Blackstone, the world's largest "alternative" asset manager, appears to be going insolvent
as it once again, for the second time in the past year, blocks withdrawals from its $70 billion real estate income trust (REIT).
Following "a flurry of redemption requests" in excess of the fund's preset 5 percent net asset value limit for withdrawals, Blackstone decided to stop allowing investor withdrawals altogether to stop the bleeding.
In March, Blackstone fulfilled withdrawal requests of $666 million, which amounts to just 15 percent of the $4.5 billion that was actually requested that same month. It would seem as though Blackstone cannot cover anything more than that, despite promises from the company's heads that everything is just fine.
"BREIT is not a mutual fund and has never gated," reads a statement from a company spokesperson about the ordeal.
"It is a semi-liquid product and is working exactly as planned. In fact, BREIT has paid out nearly $5 billion to redeeming shareholders since November 30th when proration began."
(Related: Meanwhile, Blackstone just acquired
Ancestry.com for $4.7 billion – how did it have enough money for that purchase?)
Is Blackstone on the verge of insolvency?
According to Blackstone President Jonathan Gray, who spoke during an analyst earnings call back in January, the amount of withdrawal requests moving forward is expected to "normalize" – though, admittedly, he has to say something positive like this in order to prevent more investors from trying to withdraw.
In line with the broader market, Blackstone shares dropped about 4.2 percent following the news about the company's withdrawal troubles. Last year, Blackstone shares dropped 43 percent, but so far in the first quarter of 2023 have gained back about 18.4 percent in value.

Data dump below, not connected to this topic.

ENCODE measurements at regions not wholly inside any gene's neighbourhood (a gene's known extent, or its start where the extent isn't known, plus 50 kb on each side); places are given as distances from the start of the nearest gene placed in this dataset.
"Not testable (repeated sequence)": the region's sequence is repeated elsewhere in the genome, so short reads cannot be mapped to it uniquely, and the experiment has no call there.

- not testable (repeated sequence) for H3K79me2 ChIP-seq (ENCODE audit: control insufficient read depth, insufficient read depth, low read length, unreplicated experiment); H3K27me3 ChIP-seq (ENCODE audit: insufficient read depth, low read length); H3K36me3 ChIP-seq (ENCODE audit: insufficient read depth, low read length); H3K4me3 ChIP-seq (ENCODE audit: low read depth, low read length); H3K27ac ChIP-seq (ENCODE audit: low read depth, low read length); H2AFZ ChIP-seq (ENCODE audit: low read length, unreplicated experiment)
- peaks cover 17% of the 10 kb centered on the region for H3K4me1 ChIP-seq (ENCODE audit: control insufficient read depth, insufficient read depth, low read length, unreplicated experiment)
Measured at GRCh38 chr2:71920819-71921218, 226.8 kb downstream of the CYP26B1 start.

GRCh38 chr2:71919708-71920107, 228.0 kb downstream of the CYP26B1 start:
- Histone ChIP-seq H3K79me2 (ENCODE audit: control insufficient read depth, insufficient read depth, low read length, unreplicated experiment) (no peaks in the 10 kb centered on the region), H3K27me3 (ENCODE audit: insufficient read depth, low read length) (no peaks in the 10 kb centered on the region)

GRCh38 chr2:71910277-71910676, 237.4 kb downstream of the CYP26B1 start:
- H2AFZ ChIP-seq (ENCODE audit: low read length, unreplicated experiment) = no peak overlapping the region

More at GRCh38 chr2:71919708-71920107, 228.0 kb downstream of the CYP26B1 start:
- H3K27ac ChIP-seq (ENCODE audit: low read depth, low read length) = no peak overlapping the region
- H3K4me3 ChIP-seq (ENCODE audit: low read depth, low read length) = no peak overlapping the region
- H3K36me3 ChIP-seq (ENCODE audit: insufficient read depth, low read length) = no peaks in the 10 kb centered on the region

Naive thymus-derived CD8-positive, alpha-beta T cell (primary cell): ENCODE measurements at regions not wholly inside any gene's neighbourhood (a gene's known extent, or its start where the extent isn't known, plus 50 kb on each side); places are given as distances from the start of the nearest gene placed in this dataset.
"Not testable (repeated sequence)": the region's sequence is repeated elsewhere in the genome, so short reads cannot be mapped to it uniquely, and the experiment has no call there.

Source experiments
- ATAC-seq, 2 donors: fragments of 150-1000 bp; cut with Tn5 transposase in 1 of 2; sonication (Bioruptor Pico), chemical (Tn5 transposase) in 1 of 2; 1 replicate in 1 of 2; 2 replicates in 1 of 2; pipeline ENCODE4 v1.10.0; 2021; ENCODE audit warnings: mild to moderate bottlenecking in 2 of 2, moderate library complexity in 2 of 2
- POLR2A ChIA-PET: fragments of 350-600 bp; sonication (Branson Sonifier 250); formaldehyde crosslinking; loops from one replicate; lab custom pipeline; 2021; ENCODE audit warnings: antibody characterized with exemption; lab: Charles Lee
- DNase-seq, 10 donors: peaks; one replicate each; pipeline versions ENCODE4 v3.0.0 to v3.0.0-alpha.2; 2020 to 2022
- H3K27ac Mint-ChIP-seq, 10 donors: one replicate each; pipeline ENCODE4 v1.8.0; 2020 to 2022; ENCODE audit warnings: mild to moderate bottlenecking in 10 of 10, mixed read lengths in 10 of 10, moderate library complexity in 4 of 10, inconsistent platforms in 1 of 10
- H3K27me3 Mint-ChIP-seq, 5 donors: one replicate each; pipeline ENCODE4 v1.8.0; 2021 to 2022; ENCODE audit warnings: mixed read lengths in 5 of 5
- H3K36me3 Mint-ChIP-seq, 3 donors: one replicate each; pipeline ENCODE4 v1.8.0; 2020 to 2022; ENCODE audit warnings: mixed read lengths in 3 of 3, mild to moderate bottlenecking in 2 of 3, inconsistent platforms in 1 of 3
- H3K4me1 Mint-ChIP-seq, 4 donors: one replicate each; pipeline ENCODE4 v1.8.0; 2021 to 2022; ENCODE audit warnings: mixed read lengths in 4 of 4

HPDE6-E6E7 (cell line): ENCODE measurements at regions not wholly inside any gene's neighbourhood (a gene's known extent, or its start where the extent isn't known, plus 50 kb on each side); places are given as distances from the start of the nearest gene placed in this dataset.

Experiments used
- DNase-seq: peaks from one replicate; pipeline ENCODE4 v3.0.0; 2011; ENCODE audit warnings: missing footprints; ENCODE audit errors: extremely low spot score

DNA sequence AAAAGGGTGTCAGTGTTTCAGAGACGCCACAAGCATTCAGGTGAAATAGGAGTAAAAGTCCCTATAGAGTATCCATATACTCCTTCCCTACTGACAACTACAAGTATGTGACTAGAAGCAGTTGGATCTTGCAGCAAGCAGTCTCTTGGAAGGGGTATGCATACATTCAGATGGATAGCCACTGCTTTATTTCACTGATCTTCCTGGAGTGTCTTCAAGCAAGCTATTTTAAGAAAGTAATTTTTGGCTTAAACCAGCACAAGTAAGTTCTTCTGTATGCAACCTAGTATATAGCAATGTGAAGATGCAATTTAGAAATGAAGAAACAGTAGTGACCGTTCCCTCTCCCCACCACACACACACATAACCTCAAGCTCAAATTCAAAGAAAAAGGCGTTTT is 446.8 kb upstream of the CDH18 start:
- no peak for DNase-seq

Last year, BREIT's net asset value rose by 8.4 percent while its publicly traded Dow Jones U.S. Select REIT Index fell 29 percent.
"Cognizant of easing forward interest rate expectations, we believe the reacceleration of gross redemptions may weigh on the shares," said Credit Suisse analysts, led by Bill Katz, in a note to investors.
It would seem that Blackstone is so overleveraged in a fractional reserve banking kind of way that it can only handle a very small percentage of its investors asking to withdraw their money at one time. Every time that percentage exceeds 5 percent, the company has to cut off withdrawals.
"It's not so simple to get a redemption out of a REIT, private equity, or hedge fund," someone commented about the matter. "You're not depositing money into a bank."
Numerous others speculated that perhaps Blackstone is already insolvent, especially since its assets are primarily residential properties that are now losing value as the markets falter.
"Real estate is crashing," one of them wrote. "CRE (commercial real estate) is in the septic tank already and MFR (multi-family residential) and SFR (single-family residential) are right behind."
Another hypothesized that perhaps Blackstone is feeling the same contagion as the banks right now.
"Their liabilities are falling bond prices, a prolonged inflation and assets of real estate diminishing with long 30-year maturities at lower rates than bond yields," one said.
"I imagine they would actually strategize a fine rope walk: sell enough necessary holdings to cover their liabilities without crashing the residential market."
In truth, Blackstone got itself into this mess by massively inflating the real estate market, so perhaps it is time for the company to just crash the value and learn its lesson, along with all of its investors who took a high-risk bet.
"I know that Blackstone singlehandedly wrecked the residential real estate market nationwide by driving prices sky high with their purchase program in every market," another commenter explained.
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